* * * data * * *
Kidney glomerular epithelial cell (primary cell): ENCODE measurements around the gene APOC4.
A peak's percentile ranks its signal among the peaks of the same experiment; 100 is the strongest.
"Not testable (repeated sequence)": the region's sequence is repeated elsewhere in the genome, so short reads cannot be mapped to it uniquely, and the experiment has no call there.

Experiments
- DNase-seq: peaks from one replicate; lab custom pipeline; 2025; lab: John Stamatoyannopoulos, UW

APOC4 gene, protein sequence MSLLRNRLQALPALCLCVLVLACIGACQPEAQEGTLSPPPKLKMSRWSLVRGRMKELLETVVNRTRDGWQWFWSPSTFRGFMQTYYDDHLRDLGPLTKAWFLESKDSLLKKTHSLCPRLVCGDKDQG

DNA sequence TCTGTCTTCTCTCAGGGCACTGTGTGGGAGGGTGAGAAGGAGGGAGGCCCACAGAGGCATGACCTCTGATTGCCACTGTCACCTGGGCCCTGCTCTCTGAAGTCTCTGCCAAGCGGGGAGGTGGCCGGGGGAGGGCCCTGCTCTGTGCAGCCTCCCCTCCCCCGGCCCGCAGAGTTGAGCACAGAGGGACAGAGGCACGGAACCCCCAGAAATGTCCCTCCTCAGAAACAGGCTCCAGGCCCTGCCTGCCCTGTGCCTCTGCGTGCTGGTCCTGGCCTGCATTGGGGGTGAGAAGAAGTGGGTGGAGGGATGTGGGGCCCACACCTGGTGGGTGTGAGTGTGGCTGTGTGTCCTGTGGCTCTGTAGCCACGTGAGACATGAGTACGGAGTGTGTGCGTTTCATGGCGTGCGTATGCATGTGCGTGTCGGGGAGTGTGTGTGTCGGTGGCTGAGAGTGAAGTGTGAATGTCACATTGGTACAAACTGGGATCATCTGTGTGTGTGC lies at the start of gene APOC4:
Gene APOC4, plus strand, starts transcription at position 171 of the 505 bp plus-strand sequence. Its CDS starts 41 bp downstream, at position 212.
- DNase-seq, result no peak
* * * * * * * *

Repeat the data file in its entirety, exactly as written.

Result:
Kidney glomerular epithelial cell (primary cell): ENCODE measurements around the gene APOC4.
A peak's percentile ranks its signal among the peaks of the same experiment; 100 is the strongest.
"Not testable (repeated sequence)": the region's sequence is repeated elsewhere in the genome, so short reads cannot be mapped to it uniquely, and the experiment has no call there.

Experiments
- DNase-seq: peaks from one replicate; lab custom pipeline; 2025; lab: John Stamatoyannopoulos, UW

APOC4 gene, protein sequence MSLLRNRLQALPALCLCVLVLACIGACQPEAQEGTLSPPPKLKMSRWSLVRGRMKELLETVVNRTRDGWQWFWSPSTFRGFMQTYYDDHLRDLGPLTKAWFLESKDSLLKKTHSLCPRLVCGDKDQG

DNA sequence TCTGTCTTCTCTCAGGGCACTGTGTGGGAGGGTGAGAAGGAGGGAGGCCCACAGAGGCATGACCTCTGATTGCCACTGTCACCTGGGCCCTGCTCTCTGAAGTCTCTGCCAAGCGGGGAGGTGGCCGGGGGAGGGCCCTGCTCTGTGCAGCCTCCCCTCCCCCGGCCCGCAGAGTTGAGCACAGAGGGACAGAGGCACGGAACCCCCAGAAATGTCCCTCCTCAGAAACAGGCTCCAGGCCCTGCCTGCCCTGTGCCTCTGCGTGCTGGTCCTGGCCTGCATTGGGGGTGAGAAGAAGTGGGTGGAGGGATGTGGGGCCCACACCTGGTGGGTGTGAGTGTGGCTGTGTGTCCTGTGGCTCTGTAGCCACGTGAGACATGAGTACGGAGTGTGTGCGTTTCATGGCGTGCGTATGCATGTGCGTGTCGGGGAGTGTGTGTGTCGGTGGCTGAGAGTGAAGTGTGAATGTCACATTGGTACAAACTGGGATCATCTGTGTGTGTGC lies at the start of gene APOC4:
Gene APOC4, plus strand, starts transcription at position 171 of the 505 bp plus-strand sequence. Its CDS starts 41 bp downstream, at position 212.
- DNase-seq, result no peak